Notes on Teaching Fly Casting

Some more interesting ideas can be found in the following link to an article by Bruce Richards and Dusty Sprague:

The first point in that piece has brought me some mildly embarrassing memories:

A couple of years ago I gave a Spey casting course to two anglers that were preparing a salmon fishing trip abroad and wanted to up their game with the double handed rod. I knew one of them from a previous course; he fly fished for trout and salmon. About fifteen minutes into the lesson I noticed that something wasn’t going properly judging by the face expression of the second student.

—Just one question —I said—, do you fly fish for trout?

—Yes —he replied—, but I use spinning tackle.

So I had been talking to him about loops —and all that stuff exclusively related to fly fishing with a fly line— without checking first if he knew the terminology… which he, obviously, didn’t!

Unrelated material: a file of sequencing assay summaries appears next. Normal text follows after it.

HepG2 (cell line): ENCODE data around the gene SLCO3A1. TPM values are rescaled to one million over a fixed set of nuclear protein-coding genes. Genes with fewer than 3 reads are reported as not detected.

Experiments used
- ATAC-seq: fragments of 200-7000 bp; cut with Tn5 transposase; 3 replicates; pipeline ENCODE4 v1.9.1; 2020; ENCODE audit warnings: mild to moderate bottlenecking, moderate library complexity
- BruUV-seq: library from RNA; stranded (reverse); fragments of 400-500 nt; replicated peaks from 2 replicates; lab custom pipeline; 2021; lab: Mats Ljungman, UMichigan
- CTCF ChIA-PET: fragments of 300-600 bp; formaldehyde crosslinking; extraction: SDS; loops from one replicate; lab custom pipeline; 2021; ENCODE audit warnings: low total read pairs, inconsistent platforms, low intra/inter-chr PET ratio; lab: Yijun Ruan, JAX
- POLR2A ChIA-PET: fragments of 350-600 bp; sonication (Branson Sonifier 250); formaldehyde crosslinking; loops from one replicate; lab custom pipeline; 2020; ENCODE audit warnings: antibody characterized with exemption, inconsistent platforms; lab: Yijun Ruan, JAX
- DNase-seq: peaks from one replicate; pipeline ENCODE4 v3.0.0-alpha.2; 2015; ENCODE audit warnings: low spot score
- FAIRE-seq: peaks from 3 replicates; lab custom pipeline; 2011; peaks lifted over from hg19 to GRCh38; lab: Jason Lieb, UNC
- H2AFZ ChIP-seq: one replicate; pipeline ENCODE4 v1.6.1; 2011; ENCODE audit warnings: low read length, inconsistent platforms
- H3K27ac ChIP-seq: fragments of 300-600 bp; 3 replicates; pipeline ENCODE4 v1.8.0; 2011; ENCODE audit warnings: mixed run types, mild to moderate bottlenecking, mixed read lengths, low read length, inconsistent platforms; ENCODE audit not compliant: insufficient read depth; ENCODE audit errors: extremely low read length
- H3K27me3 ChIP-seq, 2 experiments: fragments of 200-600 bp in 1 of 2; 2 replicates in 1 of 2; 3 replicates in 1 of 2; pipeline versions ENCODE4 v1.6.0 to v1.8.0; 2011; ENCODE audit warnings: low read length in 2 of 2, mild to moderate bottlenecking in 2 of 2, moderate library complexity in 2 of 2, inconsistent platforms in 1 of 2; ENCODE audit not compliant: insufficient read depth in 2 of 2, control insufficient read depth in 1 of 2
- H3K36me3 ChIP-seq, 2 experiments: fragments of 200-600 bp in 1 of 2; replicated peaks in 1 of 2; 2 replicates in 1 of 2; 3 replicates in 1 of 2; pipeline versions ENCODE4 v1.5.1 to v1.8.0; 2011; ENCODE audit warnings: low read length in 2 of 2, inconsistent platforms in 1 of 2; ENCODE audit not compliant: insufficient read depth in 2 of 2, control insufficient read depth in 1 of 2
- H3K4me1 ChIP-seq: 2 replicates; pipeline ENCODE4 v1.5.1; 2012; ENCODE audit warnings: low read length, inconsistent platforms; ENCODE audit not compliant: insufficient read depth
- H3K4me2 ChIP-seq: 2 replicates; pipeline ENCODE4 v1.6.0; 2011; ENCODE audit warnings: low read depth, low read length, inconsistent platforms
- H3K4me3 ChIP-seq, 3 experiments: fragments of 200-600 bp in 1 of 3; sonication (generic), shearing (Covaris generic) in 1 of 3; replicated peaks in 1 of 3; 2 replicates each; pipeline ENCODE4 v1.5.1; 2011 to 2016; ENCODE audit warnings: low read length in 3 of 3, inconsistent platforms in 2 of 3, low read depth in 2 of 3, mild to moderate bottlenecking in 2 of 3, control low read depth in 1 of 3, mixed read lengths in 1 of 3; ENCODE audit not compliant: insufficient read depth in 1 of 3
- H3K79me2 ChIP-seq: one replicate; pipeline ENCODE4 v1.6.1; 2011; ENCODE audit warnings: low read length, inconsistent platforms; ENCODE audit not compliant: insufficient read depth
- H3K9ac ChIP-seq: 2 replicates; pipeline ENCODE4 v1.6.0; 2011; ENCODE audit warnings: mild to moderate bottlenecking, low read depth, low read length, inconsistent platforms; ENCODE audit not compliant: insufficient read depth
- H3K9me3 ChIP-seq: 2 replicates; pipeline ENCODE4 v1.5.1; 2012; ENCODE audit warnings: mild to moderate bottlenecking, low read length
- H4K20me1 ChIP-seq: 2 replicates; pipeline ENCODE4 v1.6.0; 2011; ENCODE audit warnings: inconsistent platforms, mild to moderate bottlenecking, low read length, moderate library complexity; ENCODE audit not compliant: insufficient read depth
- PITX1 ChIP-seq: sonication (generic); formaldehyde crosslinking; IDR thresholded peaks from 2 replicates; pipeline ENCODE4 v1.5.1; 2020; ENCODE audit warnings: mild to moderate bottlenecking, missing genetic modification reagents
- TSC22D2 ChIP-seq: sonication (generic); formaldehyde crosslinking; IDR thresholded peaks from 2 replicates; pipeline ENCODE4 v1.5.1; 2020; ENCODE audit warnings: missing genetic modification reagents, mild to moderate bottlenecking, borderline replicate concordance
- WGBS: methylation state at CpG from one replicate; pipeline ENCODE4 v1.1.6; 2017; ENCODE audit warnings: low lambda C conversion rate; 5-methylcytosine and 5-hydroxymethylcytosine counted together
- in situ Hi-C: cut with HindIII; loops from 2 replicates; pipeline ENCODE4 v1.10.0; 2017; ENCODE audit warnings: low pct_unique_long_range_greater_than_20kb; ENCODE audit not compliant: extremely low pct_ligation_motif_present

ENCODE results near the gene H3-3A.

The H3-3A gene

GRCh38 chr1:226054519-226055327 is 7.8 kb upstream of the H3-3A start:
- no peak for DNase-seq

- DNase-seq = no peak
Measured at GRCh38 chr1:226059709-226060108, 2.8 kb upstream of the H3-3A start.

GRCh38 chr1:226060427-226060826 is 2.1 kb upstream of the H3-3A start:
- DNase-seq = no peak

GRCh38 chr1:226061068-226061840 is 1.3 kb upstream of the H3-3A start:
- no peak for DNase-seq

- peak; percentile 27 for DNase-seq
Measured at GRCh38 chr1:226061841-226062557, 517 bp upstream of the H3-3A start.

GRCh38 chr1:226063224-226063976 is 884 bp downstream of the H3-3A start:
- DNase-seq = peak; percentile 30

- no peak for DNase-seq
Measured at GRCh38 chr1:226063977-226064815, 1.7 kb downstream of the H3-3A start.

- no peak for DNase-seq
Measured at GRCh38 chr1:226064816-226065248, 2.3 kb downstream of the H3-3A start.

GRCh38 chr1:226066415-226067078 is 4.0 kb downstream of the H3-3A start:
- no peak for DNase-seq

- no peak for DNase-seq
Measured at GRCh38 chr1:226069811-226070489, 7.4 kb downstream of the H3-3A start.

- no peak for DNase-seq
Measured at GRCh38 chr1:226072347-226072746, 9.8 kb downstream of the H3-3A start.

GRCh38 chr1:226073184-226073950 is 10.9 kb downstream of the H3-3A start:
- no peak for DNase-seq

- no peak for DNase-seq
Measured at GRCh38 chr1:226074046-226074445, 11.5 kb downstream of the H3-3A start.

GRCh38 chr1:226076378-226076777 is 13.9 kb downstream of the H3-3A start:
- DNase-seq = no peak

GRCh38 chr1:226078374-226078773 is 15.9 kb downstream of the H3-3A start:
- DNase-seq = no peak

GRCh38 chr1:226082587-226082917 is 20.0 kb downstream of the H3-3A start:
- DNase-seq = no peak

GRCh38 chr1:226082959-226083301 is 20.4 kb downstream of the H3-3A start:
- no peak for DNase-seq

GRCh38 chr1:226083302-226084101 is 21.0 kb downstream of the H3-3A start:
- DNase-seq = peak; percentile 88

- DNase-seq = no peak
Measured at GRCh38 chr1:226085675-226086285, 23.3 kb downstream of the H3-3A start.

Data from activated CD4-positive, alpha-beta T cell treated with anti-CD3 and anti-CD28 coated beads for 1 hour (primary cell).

Lesson learned!

Engineers vs. Poets Revisited


Slow motion filming session. Photo Álvaro G. Santillán

The late Mel Krieger classified casters into two broad groups: engineers and poets. The first group is formed by those who need to know how things work in order to learn them; the other one relies more on feeling and doing those things than in any analytical approach.

Mel didn’t make any qualitative distinction between the two groups; although he himself was a poet instructor, he never dismissed those more inclined to the engineering way of seeing things. In fact he saw both views as equally valuable and complementary. Continue reading